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Building confidence   2009-03-28 - VietNamNet/VIR

Developers remain confident in the long term future of Danang although the dormant real estate market is impeding the construction of projects, writes Son Tran.


After a decade of running a kitchenware production factory in Ho Chi Minh City, Kreves decided to branch out into real estate and retail business. However, as a newcomer the Korean firm could not overcome stiff competition among developers to win projects in Hanoi and Ho Chi Minh City.


The firm headed to Danang to start its business expansion into Vietnam. Last year, it won a licence to invest up to $200 million in a mixed-use development on nine hectares by the Han River.


Kreves Development president Young-Cheon Kim said although it was easier to sell properties in the capital and economic hub than in Danang, it was more difficult and took more time to get a project running in the country’s two biggest cities. However, in Danang the company did not encounter major problems and received support from Danang Investment Promotion Centre, which coordinated all local relevant departments to make investment procedures easier.


“Here in Danang, we are offered reasonable land prices in good locations and a fast-track investment certificate approval,” said Kim. The local leadership openness and fast-track investment procedures are underscored by the Provincial Competitive Index, which ranked Danang at the top of all provinces and cities in terms of pro-business. Other developers such as Deawon, VinaCapital and Indochina Capital have also won large real estate projects in the central city in a short time.


Deawon is investing in two real estate developments in Danang, the biggest of them is Da Phuoc New Town, under construction where the Han River meets the Eastern sea. The mixed-use development will boast high-rise apartment buildings, hotels, offices, retail space and a golf course that will be able to provide homes for 70,000 people. Total investment for the seaside development is estimated at $250 million.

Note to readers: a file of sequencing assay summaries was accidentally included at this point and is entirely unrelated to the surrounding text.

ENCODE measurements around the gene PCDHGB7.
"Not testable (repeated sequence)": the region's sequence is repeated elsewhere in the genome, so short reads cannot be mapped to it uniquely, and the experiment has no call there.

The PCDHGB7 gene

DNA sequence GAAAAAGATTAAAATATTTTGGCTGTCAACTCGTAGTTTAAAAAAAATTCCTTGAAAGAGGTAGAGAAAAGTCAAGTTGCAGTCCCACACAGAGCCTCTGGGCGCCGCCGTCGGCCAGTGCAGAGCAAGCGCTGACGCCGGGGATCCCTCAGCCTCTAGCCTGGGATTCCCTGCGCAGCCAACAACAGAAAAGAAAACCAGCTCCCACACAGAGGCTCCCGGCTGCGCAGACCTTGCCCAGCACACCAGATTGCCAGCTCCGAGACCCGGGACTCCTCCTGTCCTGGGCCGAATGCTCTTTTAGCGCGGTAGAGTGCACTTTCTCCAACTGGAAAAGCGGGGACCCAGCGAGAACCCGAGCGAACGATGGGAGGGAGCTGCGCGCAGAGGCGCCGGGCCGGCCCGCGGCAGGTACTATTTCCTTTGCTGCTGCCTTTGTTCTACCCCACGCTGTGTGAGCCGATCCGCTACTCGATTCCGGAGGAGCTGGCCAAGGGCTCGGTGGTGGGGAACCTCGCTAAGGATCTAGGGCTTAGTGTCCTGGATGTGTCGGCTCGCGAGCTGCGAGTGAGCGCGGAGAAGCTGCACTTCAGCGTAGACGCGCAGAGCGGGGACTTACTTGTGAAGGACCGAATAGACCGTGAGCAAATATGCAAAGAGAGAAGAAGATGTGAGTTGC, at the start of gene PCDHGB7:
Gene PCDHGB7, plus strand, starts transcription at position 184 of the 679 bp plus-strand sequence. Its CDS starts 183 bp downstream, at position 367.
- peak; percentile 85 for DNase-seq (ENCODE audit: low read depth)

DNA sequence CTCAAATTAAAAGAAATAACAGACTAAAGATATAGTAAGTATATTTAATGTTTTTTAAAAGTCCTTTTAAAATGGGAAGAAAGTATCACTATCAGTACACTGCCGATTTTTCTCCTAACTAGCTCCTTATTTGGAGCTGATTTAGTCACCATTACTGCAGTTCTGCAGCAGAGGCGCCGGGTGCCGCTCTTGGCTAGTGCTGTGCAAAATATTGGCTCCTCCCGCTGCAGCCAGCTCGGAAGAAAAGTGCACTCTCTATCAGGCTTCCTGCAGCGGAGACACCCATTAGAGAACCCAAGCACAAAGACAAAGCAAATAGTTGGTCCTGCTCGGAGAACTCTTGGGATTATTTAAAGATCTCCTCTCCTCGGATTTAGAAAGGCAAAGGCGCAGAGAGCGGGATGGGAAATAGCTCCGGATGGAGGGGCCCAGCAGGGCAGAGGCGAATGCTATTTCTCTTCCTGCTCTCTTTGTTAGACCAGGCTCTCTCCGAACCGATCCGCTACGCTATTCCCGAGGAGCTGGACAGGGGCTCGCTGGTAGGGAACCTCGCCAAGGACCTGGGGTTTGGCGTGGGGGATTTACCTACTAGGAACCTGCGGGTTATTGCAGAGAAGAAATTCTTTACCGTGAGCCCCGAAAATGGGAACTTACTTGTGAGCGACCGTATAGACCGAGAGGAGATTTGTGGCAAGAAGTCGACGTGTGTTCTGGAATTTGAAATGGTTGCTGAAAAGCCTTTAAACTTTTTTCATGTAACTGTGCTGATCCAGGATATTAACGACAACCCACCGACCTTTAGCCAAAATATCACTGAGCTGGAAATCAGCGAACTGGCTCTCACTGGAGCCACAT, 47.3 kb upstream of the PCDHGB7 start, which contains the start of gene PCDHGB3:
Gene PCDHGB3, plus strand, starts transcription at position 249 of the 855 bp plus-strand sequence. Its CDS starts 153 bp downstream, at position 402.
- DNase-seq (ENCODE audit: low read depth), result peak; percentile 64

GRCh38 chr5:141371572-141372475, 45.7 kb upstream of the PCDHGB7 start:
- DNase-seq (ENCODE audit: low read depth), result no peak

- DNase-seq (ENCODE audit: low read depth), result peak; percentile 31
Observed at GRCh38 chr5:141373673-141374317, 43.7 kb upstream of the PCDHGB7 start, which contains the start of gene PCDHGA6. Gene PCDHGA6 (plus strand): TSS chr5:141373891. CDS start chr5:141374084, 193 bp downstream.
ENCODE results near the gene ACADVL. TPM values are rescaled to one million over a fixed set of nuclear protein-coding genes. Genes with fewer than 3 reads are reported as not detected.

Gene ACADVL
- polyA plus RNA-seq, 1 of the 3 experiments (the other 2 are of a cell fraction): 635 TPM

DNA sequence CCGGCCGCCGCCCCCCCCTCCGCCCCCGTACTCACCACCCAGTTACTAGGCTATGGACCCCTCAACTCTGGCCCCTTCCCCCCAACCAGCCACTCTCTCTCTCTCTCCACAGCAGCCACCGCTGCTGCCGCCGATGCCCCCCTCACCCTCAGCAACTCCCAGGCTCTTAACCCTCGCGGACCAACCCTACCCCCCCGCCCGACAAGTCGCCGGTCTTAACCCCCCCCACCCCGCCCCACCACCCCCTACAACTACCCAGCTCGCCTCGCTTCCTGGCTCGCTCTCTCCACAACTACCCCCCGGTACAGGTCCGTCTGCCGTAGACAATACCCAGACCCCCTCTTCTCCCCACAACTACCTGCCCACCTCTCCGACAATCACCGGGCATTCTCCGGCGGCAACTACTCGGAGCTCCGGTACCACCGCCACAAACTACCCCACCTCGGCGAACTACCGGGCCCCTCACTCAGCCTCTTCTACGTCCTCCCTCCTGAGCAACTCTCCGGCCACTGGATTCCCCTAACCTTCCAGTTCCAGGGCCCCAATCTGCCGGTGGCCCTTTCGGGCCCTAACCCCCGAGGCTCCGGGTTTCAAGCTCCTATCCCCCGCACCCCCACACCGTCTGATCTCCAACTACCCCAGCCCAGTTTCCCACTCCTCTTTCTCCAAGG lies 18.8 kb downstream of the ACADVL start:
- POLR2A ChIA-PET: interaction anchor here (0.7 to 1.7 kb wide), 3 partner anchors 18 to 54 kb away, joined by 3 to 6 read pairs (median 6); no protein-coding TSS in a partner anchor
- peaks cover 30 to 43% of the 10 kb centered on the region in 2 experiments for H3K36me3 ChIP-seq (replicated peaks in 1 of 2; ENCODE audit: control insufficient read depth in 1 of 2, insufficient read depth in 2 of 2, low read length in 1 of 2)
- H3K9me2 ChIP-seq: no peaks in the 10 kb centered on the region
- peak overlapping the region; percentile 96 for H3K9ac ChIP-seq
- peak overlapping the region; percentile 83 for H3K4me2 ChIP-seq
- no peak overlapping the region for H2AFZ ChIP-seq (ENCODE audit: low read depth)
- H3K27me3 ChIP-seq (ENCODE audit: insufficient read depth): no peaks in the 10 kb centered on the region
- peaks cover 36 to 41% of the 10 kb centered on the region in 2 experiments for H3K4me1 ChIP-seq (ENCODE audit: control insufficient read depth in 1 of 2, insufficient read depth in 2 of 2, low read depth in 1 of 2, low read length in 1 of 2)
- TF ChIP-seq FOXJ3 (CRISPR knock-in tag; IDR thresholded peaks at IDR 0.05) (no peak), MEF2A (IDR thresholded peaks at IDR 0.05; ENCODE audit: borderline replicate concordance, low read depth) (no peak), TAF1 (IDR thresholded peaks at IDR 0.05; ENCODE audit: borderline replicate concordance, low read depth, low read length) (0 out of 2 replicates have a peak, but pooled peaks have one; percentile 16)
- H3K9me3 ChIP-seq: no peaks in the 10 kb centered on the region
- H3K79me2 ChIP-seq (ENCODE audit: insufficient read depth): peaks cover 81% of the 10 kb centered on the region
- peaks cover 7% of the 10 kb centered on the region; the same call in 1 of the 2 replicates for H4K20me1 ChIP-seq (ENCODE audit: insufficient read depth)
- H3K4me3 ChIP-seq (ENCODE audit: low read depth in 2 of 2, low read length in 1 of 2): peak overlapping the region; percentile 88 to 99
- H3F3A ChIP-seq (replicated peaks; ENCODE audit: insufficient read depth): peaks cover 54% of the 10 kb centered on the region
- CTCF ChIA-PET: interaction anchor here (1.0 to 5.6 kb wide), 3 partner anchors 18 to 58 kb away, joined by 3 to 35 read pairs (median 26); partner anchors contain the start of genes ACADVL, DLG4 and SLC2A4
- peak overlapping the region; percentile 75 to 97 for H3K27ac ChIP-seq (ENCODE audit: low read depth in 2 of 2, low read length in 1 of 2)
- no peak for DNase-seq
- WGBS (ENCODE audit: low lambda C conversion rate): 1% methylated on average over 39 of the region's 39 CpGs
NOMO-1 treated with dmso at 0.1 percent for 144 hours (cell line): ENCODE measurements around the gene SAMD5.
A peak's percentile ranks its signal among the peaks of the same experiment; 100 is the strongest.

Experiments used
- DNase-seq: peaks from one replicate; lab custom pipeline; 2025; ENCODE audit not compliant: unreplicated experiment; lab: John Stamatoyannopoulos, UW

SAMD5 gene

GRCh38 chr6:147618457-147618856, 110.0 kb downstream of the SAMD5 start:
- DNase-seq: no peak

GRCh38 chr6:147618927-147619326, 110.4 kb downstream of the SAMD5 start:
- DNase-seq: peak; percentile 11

Kim Dong Hwan, executive director of Da Phuoc New Town, said Danang was a developing city that connected two parts of the country and was a gateway to central Vietnam, which was a prime location for an international standard township catering to the local population.


Next to Da Phuoc New Town is Blooming Tower, a twin tower development built by Korean Investment & Development Company and Doosan Construction. The 37-storey towers will feature 671 apartments for sale, two floors for retail and a swimming pool and fitness centre.


Company director Lee Kwang Won said the project was capitalising on Danang’s future development which would be promoted by its location as the end of the East-West Corridor cutting through Vietnam, Thailand and Myanmar. “Our company has targeted Danang for a long time as we believe Danang will grow much bigger than before,” he said.


The world’s destructive financial turmoil and the dormant real estate market in Vietnam are forcing a number of real estate developments in Danang to be put on hold or change investment plans. However, projects such as Da Phuoc New Town, Blooming Tower and Capital Square, are still going on as developers are financially capable and they are confident in a longer term future of the central economic hub.


The Korean developers are among the hardest hit by the world’s financial crisis as the won has depreciated by around 35 per cent against the dollar over the past year. Exchange rate fluctuations have made overseas Korean-invested projects more expensive and Lee Kwang Won said a number of Korean investors had not continued pumping cash from Korea into projects overseas.